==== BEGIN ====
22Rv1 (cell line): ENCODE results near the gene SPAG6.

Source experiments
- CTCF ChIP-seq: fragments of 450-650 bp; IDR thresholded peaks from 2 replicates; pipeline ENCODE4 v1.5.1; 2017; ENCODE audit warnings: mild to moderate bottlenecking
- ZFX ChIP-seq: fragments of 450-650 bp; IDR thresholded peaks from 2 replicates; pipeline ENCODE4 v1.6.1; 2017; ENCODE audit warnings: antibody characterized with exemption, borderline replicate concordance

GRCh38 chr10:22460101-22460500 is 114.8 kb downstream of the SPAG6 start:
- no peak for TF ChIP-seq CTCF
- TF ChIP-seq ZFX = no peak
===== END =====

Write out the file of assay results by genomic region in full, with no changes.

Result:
22Rv1 (cell line): ENCODE results near the gene SPAG6.

Source experiments
- CTCF ChIP-seq: fragments of 450-650 bp; IDR thresholded peaks from 2 replicates; pipeline ENCODE4 v1.5.1; 2017; ENCODE audit warnings: mild to moderate bottlenecking
- ZFX ChIP-seq: fragments of 450-650 bp; IDR thresholded peaks from 2 replicates; pipeline ENCODE4 v1.6.1; 2017; ENCODE audit warnings: antibody characterized with exemption, borderline replicate concordance

GRCh38 chr10:22460101-22460500 is 114.8 kb downstream of the SPAG6 start:
- no peak for TF ChIP-seq CTCF
- TF ChIP-seq ZFX = no peak